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Surface protein of an influenza virus (model)

The Bioinformatics ( English bioinformatics , and computational biology ) is an interdisciplinary science that problems in the life sciences solves theoretical computational methods. It has contributed to the fundamental knowledge of modern biology and medicine. Bioinformatics achieved notoriety in the media primarily in 2001 with its significant contribution to the sequencing of the human genome .

Bioinformatics is a minor subject in German university policy . Bioinformatics is a broad field of research , both in terms of problems and the methods used. Essential areas of bioinformatics are the management and integration of biological data, sequence analysis , structural bioinformatics and the analysis of data from high-throughput methods (~ omics). Since bioinformatics is indispensable for analyzing data on a large scale, it forms an essential pillar of systems biology .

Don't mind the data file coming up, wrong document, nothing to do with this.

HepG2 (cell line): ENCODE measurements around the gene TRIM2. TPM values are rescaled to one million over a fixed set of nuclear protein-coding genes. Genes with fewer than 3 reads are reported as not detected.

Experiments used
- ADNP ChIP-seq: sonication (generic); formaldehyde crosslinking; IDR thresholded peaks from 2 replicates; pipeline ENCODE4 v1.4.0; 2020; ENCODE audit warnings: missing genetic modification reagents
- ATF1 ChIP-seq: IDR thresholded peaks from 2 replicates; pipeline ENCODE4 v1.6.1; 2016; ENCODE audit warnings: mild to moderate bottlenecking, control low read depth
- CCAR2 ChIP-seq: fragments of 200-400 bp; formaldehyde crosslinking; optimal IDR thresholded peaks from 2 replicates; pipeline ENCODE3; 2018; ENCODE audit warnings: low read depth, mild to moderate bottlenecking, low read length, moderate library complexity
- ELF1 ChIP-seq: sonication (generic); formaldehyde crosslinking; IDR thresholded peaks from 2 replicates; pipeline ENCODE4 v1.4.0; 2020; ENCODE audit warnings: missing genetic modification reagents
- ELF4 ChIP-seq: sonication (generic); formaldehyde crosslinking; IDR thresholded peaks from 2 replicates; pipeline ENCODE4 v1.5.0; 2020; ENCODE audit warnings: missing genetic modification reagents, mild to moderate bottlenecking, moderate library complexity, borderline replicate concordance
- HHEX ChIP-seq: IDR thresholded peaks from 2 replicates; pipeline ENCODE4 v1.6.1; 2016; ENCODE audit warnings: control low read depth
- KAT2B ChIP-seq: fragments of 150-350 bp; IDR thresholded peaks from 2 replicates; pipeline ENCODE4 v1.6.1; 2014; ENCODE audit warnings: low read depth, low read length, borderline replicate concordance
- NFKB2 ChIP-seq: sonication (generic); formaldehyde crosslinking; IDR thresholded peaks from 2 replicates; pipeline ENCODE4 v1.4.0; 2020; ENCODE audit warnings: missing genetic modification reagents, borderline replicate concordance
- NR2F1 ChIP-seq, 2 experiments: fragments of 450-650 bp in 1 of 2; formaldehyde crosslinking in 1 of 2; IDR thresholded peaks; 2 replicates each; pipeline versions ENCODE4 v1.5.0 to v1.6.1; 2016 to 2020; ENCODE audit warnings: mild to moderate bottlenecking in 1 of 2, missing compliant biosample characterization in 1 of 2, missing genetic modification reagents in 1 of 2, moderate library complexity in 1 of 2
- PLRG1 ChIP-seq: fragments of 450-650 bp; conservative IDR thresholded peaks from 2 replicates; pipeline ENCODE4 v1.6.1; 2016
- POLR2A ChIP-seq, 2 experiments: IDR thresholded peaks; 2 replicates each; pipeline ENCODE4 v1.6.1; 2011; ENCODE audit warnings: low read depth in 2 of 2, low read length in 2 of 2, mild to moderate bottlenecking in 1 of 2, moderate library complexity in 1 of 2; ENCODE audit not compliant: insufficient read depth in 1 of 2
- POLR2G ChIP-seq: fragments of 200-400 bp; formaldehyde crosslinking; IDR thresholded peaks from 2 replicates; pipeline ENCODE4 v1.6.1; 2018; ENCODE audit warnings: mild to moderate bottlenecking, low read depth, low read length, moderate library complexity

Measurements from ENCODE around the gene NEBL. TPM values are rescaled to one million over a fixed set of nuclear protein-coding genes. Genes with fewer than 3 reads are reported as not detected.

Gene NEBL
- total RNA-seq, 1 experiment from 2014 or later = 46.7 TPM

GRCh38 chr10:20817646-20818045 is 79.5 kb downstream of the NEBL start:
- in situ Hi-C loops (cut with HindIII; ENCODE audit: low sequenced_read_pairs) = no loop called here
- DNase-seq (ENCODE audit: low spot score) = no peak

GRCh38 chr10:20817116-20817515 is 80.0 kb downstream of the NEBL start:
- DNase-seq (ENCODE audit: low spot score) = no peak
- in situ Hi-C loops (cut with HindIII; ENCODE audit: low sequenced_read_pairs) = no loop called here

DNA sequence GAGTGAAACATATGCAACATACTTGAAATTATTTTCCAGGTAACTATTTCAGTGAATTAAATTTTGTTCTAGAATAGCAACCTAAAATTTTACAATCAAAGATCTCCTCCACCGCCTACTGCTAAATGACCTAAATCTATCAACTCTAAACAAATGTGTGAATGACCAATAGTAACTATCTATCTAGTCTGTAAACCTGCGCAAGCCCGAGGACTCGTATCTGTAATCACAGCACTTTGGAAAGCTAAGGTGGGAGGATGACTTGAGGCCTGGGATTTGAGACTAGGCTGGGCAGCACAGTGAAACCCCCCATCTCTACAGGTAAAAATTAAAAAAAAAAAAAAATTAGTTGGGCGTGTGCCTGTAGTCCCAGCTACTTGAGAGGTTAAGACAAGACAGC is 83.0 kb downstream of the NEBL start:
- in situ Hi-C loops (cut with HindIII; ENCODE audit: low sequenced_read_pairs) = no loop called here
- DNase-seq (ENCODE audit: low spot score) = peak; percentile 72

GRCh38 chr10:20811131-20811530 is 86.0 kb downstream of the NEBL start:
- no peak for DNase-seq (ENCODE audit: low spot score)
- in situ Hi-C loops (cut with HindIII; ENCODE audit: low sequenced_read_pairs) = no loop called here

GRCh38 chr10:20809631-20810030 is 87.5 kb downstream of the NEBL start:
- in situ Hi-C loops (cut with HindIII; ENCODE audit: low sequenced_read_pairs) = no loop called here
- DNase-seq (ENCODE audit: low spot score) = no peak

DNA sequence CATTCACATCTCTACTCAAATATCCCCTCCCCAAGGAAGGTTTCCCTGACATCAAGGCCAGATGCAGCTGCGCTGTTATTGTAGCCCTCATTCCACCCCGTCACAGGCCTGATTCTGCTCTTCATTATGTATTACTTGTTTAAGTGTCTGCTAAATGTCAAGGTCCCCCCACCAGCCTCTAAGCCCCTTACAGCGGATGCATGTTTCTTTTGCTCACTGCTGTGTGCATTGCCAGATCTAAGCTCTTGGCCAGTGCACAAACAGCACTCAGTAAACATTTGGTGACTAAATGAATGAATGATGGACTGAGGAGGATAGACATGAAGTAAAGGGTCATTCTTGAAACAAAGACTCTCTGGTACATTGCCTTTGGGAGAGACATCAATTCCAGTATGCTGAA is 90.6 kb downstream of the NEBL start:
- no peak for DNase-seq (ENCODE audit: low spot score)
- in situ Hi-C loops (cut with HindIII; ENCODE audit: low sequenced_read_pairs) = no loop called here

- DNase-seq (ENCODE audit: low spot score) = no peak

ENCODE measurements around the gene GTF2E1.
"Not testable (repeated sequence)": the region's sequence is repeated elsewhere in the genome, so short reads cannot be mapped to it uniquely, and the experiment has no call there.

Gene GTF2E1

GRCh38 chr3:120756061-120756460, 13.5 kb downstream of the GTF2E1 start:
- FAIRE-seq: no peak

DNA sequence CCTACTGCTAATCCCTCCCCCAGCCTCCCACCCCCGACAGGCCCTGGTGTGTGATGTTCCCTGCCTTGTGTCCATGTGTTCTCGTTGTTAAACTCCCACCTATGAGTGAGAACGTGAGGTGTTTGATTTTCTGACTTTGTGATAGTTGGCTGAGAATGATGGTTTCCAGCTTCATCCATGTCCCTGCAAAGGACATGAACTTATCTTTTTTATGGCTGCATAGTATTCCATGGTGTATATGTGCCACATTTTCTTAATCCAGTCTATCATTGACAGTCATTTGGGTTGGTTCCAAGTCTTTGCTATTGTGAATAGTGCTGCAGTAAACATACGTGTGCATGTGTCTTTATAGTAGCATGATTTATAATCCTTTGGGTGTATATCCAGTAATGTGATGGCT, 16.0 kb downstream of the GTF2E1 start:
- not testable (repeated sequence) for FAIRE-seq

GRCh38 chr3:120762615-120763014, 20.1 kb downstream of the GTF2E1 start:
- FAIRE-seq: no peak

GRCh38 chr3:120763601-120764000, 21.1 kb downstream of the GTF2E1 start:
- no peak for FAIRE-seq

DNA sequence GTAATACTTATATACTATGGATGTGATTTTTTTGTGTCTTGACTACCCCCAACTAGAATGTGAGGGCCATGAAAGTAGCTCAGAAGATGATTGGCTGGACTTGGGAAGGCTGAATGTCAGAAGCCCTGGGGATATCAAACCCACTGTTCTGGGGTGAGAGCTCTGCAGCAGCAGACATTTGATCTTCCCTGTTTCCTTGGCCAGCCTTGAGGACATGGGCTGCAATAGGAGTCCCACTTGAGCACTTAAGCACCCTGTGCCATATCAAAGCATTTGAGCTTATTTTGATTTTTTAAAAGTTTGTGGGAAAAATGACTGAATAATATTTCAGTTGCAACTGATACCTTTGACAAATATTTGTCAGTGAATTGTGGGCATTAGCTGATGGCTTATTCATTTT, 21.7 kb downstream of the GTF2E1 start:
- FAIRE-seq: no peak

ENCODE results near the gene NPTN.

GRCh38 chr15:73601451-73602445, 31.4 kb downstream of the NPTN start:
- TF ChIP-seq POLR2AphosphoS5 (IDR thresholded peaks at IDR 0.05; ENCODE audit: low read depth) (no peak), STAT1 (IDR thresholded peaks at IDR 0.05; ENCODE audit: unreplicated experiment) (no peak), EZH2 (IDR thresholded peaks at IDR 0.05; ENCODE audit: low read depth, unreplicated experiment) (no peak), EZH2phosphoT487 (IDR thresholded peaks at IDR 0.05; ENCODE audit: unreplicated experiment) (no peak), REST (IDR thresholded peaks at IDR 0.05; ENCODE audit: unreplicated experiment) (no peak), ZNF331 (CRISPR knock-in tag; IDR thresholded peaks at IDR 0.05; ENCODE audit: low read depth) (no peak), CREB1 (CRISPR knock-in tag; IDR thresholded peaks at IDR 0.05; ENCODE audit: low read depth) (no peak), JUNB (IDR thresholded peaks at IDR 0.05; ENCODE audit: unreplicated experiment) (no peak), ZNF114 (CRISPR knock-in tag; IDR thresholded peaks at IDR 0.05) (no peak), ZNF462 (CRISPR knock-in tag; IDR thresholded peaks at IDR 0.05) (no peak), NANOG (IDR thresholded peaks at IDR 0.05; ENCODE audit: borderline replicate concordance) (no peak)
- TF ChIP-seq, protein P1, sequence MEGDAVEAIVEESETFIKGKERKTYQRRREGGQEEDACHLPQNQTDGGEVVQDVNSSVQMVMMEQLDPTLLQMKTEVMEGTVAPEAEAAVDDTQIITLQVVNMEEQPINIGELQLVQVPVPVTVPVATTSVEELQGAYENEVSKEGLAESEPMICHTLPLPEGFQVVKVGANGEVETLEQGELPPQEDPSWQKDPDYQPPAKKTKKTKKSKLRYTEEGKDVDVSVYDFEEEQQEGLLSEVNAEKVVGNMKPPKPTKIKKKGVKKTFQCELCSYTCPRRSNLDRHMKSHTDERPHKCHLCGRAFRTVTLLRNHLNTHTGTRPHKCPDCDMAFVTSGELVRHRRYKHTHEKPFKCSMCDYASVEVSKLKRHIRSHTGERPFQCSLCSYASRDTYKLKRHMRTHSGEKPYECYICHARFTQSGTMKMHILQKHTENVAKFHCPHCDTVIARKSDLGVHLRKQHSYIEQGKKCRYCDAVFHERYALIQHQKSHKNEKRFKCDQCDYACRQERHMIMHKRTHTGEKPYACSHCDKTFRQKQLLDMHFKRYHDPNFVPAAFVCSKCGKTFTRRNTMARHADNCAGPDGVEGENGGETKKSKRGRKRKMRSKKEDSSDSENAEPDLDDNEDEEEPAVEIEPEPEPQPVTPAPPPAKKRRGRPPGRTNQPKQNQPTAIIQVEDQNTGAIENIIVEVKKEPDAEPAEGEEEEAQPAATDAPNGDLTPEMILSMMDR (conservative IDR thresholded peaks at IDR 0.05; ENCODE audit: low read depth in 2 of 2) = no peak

In the English-speaking world, bioinformatics is often contrasted with computational biology , which covers a wider area than classic bioinformatics, but both terms are usually used synonymously .

Data management

The rapidly growing amount of biological data, especially DNA and protein sequences , their annotation , 3D protein structures , interactions of biological molecules and high throughput data from, for example, microarrays , places special demands on the handling of this data. An important problem in bioinformatics is therefore the preparation and storage of data in suitably indexed and linked biological databases . The advantages are in the uniform structure, the easier searchability and the automation of analyzes by software.